When attorneys do a fair amount of work on their own to create visual presentations, they face a risk that I call “Death by PowerPoint.” The symptoms involve overly long, badly constructed, repetitive messes of PowerPoints and other graphics that will kill anyone’s attention.
Death by PowerPoint generally happens when attorneys are so jammed on time that graphics or presentations end up looking “slapped together” with less-than-impressive results. It also happens when they display confusing and overcomplicated graphics that may distract a juror’s focus from the point being made.
I speak from personal experience, having almost fallen victim to Death by PowerPoint numerous times! The problem arises from the fact that preparing for trial can be all-consuming, with many competing interests. It often takes much more time to shorten a presentation, simplify a graphic or streamline exhibits. An attorney jugging cases and heading to trial generally has little time for this refinement, and it can hurt the final presentation.
But, I know how personally satisfying and expeditious it can be to create your own graphics, including PowerPoints, for mediation or trial. One of the things about being a litigator that I always liked the most was the creative aspect of preparing for trial, mixed with the legal requirements of proof. I guess it’s the trapped visual artist in me that wanted to find ways to visually express everything I could to judges, mediators, jurors and opposing counsel.
For all of you who are working on your own visuals—be they PowerPoints, blow-up diagrams, videos or animations—here’s a summary of some of the things I find extremely important in regards to graphics and demonstrative evidence. In today’s post I’ll cover three main tips; Part 2 will cover three more.
1. Make sure every graphic element and exhibit has a clear objective and is necessary.
With all of the things that computer animation and drawing software can do (which is literally unlimited), it is easy to get lost in showing the jury things that might be “cool” but really don’t provide information on anything. Any graphic, animation or demonstrative exhibit must arise out of careful thought of what your objective is. What are you trying to prove? How does the visual element advance your argument or help tell the story of your case? By establishing your objectives first, you can prepare material that supports each objective in an organized and simplified manner.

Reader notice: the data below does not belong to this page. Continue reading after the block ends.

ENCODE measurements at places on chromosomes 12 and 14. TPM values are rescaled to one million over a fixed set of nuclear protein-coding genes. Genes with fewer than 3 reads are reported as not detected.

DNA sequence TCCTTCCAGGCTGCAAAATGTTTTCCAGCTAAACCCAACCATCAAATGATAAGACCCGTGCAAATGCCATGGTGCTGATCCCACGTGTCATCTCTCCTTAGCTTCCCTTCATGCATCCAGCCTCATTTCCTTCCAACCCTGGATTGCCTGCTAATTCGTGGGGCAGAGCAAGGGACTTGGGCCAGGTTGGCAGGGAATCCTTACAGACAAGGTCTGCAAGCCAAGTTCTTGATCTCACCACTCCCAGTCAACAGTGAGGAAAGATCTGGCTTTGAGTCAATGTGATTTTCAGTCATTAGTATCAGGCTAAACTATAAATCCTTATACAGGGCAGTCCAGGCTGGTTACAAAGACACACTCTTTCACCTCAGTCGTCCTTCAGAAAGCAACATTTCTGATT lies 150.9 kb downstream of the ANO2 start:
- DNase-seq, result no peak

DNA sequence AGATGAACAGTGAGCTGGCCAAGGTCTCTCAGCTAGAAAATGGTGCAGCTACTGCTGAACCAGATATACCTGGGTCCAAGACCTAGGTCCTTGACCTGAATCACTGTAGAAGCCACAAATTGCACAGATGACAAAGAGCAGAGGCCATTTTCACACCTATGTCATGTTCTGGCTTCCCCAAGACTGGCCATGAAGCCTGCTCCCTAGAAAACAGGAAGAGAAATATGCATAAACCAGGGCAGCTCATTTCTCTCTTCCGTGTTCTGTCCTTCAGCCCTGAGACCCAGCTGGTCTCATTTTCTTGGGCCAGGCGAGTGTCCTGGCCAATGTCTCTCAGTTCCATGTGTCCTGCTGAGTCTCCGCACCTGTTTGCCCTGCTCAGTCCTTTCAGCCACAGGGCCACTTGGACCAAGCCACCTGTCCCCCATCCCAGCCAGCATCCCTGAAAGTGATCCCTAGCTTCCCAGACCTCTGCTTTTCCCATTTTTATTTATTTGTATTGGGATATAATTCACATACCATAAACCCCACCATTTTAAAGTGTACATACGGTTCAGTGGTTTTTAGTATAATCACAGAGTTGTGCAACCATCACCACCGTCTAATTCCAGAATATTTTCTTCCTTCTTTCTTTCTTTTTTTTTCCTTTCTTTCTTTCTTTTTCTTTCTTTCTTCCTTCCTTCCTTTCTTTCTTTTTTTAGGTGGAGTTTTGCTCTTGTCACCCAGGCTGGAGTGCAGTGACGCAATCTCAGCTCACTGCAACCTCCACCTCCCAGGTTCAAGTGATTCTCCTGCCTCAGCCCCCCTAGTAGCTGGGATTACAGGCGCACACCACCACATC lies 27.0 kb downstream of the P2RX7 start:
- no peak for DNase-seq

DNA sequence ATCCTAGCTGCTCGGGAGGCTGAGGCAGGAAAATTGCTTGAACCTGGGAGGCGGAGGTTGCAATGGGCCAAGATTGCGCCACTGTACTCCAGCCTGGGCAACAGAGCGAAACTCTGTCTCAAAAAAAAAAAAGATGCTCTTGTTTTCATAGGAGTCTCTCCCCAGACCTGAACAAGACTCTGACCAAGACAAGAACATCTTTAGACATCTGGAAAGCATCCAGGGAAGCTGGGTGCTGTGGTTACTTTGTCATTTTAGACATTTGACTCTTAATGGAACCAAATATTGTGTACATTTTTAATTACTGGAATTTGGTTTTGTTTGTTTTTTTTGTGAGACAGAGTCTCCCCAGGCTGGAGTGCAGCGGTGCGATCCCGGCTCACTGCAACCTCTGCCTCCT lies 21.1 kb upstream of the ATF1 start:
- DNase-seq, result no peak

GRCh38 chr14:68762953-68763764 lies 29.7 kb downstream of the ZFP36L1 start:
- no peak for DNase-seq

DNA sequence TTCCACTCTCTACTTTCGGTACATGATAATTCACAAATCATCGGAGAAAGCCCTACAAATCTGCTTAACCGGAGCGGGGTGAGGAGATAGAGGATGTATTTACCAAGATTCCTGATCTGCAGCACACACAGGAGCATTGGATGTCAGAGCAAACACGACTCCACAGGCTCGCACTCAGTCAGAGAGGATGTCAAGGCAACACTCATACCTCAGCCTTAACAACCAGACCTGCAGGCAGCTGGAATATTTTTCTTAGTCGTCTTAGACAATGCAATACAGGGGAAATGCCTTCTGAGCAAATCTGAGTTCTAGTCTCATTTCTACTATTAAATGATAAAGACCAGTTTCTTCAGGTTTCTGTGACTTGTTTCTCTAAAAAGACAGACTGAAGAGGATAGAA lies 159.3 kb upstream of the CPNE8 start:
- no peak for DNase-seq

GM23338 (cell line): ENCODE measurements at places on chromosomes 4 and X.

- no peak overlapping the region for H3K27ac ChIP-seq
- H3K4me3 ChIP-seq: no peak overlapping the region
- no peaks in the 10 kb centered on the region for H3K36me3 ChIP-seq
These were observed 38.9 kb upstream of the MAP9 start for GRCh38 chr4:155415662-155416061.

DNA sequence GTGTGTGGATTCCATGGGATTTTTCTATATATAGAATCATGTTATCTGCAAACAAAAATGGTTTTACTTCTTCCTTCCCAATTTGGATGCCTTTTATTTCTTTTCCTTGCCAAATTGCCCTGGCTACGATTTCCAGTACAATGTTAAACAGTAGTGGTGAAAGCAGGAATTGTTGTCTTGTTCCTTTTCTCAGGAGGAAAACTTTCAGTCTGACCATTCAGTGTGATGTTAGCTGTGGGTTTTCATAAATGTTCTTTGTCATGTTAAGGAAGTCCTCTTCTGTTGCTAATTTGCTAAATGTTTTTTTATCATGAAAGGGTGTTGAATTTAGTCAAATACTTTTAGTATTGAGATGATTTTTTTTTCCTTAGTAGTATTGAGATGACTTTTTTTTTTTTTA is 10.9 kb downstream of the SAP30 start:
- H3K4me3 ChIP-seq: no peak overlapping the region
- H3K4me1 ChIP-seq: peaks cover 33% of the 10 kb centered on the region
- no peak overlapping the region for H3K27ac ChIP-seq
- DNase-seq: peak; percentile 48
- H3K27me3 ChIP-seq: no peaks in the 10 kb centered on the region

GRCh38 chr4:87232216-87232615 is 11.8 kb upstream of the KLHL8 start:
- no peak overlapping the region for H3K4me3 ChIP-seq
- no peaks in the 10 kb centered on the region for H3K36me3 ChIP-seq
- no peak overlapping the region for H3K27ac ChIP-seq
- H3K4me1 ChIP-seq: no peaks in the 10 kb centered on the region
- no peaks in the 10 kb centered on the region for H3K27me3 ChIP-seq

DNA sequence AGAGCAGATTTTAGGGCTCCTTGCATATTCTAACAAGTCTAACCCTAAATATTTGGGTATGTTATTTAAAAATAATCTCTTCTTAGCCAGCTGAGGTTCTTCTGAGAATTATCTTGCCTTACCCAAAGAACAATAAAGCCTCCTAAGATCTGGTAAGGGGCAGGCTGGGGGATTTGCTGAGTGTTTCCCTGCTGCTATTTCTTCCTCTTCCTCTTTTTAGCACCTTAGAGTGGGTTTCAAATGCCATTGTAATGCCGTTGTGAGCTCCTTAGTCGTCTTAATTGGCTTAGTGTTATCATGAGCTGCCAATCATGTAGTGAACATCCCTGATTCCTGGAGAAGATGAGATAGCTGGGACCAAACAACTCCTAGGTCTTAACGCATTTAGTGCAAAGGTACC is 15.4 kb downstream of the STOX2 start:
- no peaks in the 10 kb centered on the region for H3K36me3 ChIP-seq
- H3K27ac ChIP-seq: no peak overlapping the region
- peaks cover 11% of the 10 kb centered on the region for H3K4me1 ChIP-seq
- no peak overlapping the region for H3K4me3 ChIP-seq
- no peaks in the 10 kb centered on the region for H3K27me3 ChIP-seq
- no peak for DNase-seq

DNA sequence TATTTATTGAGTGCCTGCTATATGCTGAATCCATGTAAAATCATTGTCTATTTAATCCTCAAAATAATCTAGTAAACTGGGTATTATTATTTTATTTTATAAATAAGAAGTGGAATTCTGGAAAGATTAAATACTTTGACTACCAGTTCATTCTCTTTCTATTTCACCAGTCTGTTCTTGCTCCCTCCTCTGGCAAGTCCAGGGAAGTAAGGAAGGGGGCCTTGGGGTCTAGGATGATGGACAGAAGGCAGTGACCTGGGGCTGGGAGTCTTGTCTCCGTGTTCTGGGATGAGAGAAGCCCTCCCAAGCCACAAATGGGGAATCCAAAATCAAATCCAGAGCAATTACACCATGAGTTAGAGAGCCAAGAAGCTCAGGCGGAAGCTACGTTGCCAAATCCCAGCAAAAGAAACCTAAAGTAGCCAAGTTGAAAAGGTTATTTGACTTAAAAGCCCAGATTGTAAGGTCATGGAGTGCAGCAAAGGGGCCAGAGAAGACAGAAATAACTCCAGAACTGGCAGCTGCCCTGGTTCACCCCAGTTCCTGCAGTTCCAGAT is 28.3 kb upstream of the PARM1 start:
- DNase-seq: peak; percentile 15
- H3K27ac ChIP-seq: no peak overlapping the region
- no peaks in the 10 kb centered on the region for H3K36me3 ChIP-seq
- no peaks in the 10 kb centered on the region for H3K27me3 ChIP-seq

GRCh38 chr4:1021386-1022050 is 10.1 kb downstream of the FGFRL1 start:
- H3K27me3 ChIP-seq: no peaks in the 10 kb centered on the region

If the objective is to explain how a mechanical device functions, for example, you might want to create a simple but accurate 3D animation of the device to show how its parts fit together and work. (Click here for a sample.) If the objective is to explain the timing of events, then you might want to create a timeline diagram that provides a clear visual chronology of events.
2. Understand your audience and meet their needs.
Once you set your objectives, it’s important to understand who the audience will be. There is a real difference in graphics and presentations that are appropriate for use in trial versus mediation. The main difference is there are, of course, no rules of evidence on what you can present at mediation, which greatly increases your ability to freely create graphics, documents and videos that help prove a case without worrying about the strict rules of evidence.
For mediation, your audience will not need nearly as much background information on the case, but the mediator and opposing counsel can benefit from visual presentations that hone in on issues of liability and/or damages that are key to the case.
If the audience is a jury, however, you must give an appropriate level of detail regarding everything. You are, in essence, a teacher who must impart all knowledge of the case to the jury, while at the same time selecting those key points for emphasis and highlighting all important facts with graphics and/or animations to allow that evidence to sink in.
In today’s world, a jury will expect to see visual presentations such as video footage, medical illustrations, electronic records, PowerPoint presentations, and forensic animations of equipment or incident re-creations. Not using these kinds of modern-day visual aids can lead to a failure to meet an audience’s expectations and hence cause you to lose some credibility.
3. Keep it fast, interesting and engaging.
Perhaps one of the best pieces of advice I ever heard about giving presentations is the quote: “The mind can absorb only what the butt can endure.” If you start to lose your jury, it’s extremely hard to get their attention back.
Always remember that a jury is a group of 12 people who are compelled by law to sit where they are sitting, and they are never too happy about it. Would they rather listen to a lawyer talk for three hours in an opening statement, or see a tight 45-minute multimedia presentation that shows all the relevant issues of the case in a clear and understandable way? Juries appreciate the use of animations or other graphics that assist in reducing the length of time required for a trial.
In the next post, I’ll cover three more pieces of advice:
- KISS: Keep It Simple, Stupid
- Use a common style throughout
- Get your graphics ready as far in advance of trial as possible